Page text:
This small succulent plant can be found growing abundantly in gardens and woods in early spring and fall. I always snack on it whenever I see it as it has a light refreshing taste and is high in nutrients. It makes a great pesto or addition to salad. Traditionally it is used topically for dry skin irritations such as eczema, bites, stings, minor scrapes and cuts. It should not be used for wet, mucus laden skin conditions. It is cooling to heated, dry, irritated skin.
Plantain - Plantago Major Plantain grows all over the world and is commonly found in backyards and cracks in city sidewalks. It has a long history of use for chronic skin conditions. Plantain is a mild demulcent which means it wets tissue. This makes it ideal for healing bites, stings, scrapes and minor wounds as well as soothing itchy and irritated skin. It works to draw things out which makes it ideal for splinters and drawing out infections and dirt from wounds. For a quick herbal first aid chew up some plantain leaves and apply directly to the affected area. Plantains healing quality has also historically been used internally to soothe the intestinal lining.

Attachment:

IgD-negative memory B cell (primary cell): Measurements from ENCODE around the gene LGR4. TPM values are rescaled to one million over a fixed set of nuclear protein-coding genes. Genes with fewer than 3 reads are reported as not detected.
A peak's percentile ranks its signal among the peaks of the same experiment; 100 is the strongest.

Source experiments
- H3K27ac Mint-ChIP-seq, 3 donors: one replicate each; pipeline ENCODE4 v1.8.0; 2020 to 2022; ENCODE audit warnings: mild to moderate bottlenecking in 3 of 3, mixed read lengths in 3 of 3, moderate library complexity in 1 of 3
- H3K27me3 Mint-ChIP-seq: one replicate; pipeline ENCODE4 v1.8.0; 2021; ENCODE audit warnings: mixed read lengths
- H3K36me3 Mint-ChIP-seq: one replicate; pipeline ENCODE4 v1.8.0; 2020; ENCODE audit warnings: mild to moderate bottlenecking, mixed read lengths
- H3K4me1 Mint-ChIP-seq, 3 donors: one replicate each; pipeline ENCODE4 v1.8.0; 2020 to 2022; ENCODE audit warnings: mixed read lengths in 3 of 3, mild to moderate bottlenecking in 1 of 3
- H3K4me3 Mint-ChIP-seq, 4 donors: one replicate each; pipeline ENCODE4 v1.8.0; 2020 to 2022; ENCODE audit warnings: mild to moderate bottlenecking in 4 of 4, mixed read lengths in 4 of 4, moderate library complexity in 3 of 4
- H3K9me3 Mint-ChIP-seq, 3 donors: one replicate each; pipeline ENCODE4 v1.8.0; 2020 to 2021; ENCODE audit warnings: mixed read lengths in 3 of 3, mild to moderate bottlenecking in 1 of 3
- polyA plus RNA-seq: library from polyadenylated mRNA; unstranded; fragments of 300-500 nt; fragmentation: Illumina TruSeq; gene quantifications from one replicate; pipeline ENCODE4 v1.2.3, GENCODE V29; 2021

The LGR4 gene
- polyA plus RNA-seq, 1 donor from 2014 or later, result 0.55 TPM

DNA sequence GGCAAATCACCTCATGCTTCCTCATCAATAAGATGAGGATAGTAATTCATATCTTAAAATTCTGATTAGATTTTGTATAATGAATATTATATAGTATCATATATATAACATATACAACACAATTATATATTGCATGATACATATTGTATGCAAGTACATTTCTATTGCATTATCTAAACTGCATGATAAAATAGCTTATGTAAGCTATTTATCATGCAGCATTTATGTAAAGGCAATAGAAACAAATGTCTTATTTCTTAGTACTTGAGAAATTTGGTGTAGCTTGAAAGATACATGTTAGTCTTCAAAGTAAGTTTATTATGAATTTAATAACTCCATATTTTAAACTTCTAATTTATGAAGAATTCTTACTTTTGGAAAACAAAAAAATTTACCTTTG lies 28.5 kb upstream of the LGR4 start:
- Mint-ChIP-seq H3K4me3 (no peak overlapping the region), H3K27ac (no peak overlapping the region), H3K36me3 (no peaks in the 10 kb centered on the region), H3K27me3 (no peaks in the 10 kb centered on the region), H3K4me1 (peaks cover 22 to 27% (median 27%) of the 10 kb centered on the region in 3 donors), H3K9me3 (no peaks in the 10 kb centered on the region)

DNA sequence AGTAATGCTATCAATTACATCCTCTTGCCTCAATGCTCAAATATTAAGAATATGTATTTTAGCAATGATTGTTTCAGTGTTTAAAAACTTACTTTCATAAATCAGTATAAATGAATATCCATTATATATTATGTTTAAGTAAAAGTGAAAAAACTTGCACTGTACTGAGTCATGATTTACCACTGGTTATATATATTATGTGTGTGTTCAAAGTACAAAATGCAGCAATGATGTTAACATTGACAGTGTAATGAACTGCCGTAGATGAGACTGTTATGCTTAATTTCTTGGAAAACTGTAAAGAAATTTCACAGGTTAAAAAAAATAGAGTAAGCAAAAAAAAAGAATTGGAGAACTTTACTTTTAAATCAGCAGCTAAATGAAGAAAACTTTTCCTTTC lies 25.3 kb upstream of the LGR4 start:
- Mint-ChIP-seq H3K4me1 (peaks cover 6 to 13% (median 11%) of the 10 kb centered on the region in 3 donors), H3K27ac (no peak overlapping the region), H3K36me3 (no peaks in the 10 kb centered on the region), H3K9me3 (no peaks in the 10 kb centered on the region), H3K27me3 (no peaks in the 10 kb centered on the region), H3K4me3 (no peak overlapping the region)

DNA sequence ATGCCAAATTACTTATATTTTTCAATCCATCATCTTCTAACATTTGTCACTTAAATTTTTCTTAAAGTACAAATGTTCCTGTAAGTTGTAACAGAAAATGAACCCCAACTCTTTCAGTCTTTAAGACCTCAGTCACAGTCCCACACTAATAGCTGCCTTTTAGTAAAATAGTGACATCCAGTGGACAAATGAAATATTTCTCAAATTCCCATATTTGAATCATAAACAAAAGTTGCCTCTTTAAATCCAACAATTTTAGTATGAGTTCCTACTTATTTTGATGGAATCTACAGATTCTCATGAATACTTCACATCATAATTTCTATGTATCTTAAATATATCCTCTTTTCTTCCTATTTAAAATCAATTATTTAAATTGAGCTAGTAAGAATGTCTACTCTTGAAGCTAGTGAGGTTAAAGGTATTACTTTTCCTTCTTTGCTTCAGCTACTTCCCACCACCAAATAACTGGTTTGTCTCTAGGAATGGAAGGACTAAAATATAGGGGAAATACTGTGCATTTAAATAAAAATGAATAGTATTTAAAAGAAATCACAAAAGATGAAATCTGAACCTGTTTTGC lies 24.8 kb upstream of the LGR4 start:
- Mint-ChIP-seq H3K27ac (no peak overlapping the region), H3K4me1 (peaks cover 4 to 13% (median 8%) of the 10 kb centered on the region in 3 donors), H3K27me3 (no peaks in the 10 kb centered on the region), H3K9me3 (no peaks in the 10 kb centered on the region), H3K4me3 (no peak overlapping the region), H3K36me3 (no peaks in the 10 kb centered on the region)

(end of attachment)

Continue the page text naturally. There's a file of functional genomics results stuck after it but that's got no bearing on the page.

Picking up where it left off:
Spilanthes - Acmella Oleracea Spilanthes is known as the “toothache plant” for its analgesic properties. When you eat a whole flower you experience a tingling numbing sensation, followed by excess saliva secretion and a clean, fresh taste in your mouth. It is quite an experience and makes you appreciate what a powerful medicinal plant it is. Spilanthes is mainly found in subtropical regions. It is traditionally used to help relieve dry mouth, gum irritation, as an appetite stimulant & palette cleanser and to reduce toothache pain. Spilanthes has many actions including anti fungal, insecticidal, antioxidant, aphrodisiac, antimicrobial, anti-inflammatory and local anesthetic. It is an immunomodulator, which means it increases the function of the immune response (similar to echinacea).